To accommodate this eventuality, the city and borough opted to purchase a modular camp on Akun island that was housing contractors performing work on the runway. Ray Mann, founder of RMA Consulting Group, which often spearheads civil engineering and project management for the city of Akutan, said that passengers will have the facility -- which can house between 65 and 70 people -- as an option in the event of an extended stranding on Akun.
But it won't be a free stay.
"The plan there is to operate it very much as a lodge/hotel type facility with meal service, rooms, full showers, laundry service and internet and so on," Mann said. He added that the city had just finished purchasing the facility from Kiewit Construction, which was performing the runway work on the island.
"They're still finishing the budgetary analysis to see to what extent it can be fully operated, partially operated or whatnot," Mann said. "Fuel costs and fixed costs are very extreme, and the city obviously doesn't want to lose money or subsidize the operation if it doesn't make sense financially."
Details were still being worked out last week and lodging costs, as well as per-passenger travel rates on the hovercraft still had yet to be determined.
Air service uncertain
The airport was set to have a "soft opening" on Sept. 1, meaning the runway will be open for service and the hovercraft will be able to run, though those final details of flight and hovercraft scheduling are still in the works.
Throwing another wrench in the mix is Peninsula Airways, the company that for years has provided service to Akutan via two Grumman Gooses. PenAir's Akutan service is aided by Essential Air Service, a government program that subsidizes regular flights to rural locations that otherwise may not merit regular air service from carriers.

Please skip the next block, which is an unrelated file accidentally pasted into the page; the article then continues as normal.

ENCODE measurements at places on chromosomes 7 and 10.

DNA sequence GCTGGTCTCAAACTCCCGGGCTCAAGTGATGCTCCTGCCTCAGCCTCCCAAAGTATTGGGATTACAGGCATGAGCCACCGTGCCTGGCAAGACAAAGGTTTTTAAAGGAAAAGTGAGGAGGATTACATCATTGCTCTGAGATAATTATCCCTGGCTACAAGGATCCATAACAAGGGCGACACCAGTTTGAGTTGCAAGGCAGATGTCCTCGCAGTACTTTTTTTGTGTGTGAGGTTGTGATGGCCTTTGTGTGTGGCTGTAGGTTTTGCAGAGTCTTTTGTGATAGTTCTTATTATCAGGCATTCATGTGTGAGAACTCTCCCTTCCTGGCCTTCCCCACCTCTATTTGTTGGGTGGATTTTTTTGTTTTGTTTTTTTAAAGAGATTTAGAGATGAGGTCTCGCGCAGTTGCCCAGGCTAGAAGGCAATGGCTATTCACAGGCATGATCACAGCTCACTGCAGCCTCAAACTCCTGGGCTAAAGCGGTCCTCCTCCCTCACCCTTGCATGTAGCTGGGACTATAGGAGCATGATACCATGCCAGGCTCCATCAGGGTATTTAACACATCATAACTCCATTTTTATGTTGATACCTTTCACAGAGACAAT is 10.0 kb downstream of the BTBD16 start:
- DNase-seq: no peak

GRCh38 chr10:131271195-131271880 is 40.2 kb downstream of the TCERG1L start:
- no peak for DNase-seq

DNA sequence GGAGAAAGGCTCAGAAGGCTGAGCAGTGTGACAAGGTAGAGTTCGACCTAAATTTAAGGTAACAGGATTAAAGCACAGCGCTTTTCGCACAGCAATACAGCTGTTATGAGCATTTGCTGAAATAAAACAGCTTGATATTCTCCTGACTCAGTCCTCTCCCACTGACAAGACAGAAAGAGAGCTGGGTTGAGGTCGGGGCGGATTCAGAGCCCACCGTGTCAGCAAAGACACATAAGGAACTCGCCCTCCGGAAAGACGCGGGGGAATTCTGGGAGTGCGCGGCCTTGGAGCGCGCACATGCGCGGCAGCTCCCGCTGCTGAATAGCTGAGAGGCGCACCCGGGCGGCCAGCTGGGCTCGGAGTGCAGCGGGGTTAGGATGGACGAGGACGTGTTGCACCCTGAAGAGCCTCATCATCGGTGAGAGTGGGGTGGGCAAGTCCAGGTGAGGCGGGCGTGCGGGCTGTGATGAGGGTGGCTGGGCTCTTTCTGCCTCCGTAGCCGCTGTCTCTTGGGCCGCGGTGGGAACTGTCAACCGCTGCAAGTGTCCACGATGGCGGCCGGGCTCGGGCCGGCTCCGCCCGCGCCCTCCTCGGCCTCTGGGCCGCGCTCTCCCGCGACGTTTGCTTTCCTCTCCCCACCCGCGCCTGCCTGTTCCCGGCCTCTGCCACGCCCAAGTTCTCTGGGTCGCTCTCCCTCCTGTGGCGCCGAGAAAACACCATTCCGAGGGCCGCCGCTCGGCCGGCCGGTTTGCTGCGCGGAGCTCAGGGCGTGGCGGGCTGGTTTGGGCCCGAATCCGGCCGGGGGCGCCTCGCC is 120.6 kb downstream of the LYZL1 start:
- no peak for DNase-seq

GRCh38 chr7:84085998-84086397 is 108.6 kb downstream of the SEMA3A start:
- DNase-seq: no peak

Akutan is the last remaining Essential Air Service location for PenAir, as it tries to ramp down its smaller, air taxi service. PenAir CEO Danny Seybert said that the company is hoping to focus on its "mainline" routes with its larger Saab 340 aircraft, capable of carrying about 30 people.
PenAir still has several months left on its EAS contract, which is renewed on an annual basis. But earlier this month, the company filed a "termination of service" notice on the federal docket, announcing its intention to discontinue service to Akutan as soon after Sept. 1 as possible.
Mayor Joe Bereskin, in responding to PenAir's filing, called the request "disturbing," and said it "presents the community with an unwarranted set of circumstances."
Seybert said that PenAir has planned all along to continue some Akutan service, albeit to the new Akun runway in a different, twin-engine aircraft instead of the Gooses. But Bereskin expressed concern about the regular scheduling of those flights. Key to EAS is that it guarantees regularly-scheduled flights, almost a dozen per week in the case of Akutan.
PenAir receives $710,157 from the EAS program to provide service to Akutan using the Gooses. But that contract also applies to flying into the Akutan Seaplane base -- not the new airport. The state has already requested that the EAS-designated airport change from the seaplane base to the new airport on Akun. But what about the potential lack of scheduled flights to Akutan after Sept. 1? And what about the Gooses?
"In the City's view, continuation of service by the Grumman Goose beyond 1 September is not a reasonable option, other than as a backup to a new service plan," Bereskin wrote.